Nicotine addiction is most likely a result of a combination of factors including the rewarding effects of the drug; these effects, however, might be influenced by genetic background. Using a conditioned place preference (CPP) paradigm and 8 inbred mouse strains, we conducted an initial examination of the role of genetic background in the rewarding effects of nicotine. Following habituation and initial place preference test, inbred strains (A/J, BALB/cByJ, C3H/HeJ, C57BL/6J, CBA/J, DBA/1J, DBA/2J, and 129/SvEv) were trained and tested in CPP for nicotine (0.35 mg/kg). Although several strains (C57BL/6J, CBA/J, and 129/SvEv) showed nicotine-induced CPP, 1 strain (DBA/1J) showed conditioned place aversion (CPA), and other strains (A/J, BALB/cByJ, C3H/HeJ, and DBA/2J) did not show CPP. Overall, these results indicate that nicotine's rewarding effects tested in CPP are differentially affected by the genetic background, and this trait has a relatively high heritability (42%-57%). This initial investigation lays the foundation for future studies examining the genetic substrates of nicotine reward.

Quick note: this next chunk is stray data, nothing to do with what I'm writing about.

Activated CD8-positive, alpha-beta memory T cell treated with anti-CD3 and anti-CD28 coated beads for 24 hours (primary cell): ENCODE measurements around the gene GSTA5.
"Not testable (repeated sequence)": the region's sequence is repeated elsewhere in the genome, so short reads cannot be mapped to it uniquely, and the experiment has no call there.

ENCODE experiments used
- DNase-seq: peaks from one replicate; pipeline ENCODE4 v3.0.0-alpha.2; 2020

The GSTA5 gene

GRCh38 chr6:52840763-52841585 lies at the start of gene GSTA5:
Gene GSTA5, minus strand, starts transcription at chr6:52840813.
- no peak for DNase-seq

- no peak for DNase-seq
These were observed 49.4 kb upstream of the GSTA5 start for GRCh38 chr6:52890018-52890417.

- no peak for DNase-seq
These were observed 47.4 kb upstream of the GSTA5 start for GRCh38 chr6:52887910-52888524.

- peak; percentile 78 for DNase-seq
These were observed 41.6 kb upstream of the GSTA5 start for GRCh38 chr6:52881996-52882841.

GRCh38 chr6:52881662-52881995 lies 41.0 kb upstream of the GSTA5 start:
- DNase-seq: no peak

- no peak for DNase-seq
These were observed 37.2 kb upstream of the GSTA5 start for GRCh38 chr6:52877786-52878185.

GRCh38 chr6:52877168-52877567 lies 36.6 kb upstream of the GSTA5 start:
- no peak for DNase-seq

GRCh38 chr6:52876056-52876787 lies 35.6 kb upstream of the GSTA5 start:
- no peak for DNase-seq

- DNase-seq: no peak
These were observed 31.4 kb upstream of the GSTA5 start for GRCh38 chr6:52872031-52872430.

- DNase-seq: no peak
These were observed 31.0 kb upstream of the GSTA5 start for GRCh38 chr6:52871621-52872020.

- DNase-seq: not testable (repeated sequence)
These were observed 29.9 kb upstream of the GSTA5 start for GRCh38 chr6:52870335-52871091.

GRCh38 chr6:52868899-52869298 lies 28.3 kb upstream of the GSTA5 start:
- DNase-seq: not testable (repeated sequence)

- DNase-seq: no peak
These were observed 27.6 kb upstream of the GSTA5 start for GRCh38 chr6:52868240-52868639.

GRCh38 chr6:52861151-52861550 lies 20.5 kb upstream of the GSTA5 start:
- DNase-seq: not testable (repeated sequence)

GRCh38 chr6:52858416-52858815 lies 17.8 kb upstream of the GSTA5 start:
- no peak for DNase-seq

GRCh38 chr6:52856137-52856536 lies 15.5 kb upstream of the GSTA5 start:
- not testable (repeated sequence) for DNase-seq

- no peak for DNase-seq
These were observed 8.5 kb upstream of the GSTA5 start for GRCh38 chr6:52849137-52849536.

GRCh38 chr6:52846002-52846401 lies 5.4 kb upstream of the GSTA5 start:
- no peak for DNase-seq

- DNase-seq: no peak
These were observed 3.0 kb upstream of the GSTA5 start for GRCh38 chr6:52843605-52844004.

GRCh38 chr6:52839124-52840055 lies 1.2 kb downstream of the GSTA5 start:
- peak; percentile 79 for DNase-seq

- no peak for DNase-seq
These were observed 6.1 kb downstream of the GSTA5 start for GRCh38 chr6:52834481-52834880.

All Science Journal Classification (ASJC) codes
- Behavioral Neuroscience